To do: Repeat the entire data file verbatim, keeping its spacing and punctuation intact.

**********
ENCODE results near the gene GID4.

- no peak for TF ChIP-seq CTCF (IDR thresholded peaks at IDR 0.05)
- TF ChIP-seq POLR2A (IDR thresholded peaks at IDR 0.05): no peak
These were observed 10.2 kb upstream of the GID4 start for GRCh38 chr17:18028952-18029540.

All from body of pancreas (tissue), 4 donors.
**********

ENCODE results near the gene GID4.

- no peak for TF ChIP-seq CTCF (IDR thresholded peaks at IDR 0.05)
- TF ChIP-seq POLR2A (IDR thresholded peaks at IDR 0.05): no peak
These were observed 10.2 kb upstream of the GID4 start for GRCh38 chr17:18028952-18029540.

All from body of pancreas (tissue), 4 donors.